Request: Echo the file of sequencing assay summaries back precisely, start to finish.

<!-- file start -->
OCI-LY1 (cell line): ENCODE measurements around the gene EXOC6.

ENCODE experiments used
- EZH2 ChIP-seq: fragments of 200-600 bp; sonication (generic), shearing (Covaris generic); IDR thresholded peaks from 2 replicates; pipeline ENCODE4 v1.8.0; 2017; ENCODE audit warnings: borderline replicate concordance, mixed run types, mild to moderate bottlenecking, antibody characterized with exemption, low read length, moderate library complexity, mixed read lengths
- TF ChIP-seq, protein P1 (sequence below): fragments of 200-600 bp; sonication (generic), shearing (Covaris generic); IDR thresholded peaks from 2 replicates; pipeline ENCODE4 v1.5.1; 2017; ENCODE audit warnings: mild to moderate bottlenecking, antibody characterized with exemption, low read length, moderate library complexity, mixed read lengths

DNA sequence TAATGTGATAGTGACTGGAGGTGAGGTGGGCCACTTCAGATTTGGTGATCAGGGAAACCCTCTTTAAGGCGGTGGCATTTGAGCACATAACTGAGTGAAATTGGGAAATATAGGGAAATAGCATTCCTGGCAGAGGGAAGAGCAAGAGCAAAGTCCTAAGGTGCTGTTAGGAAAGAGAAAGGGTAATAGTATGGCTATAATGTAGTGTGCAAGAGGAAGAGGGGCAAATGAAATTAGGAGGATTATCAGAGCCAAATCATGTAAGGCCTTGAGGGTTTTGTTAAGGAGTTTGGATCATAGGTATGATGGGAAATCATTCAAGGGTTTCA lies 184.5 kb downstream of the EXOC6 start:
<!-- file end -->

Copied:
OCI-LY1 (cell line): ENCODE measurements around the gene EXOC6.

ENCODE experiments used
- EZH2 ChIP-seq: fragments of 200-600 bp; sonication (generic), shearing (Covaris generic); IDR thresholded peaks from 2 replicates; pipeline ENCODE4 v1.8.0; 2017; ENCODE audit warnings: borderline replicate concordance, mixed run types, mild to moderate bottlenecking, antibody characterized with exemption, low read length, moderate library complexity, mixed read lengths
- TF ChIP-seq, protein P1 (sequence below): fragments of 200-600 bp; sonication (generic), shearing (Covaris generic); IDR thresholded peaks from 2 replicates; pipeline ENCODE4 v1.5.1; 2017; ENCODE audit warnings: mild to moderate bottlenecking, antibody characterized with exemption, low read length, moderate library complexity, mixed read lengths

DNA sequence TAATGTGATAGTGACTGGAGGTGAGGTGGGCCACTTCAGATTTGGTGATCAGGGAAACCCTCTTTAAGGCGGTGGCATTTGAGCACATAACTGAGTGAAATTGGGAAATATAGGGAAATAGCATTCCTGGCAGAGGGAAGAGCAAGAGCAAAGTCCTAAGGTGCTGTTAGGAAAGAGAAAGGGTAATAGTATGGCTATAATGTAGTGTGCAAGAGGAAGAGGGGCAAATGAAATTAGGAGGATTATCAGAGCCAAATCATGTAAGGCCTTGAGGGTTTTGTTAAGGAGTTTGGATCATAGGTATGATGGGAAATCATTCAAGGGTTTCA lies 184.5 kb downstream of the EXOC6 start: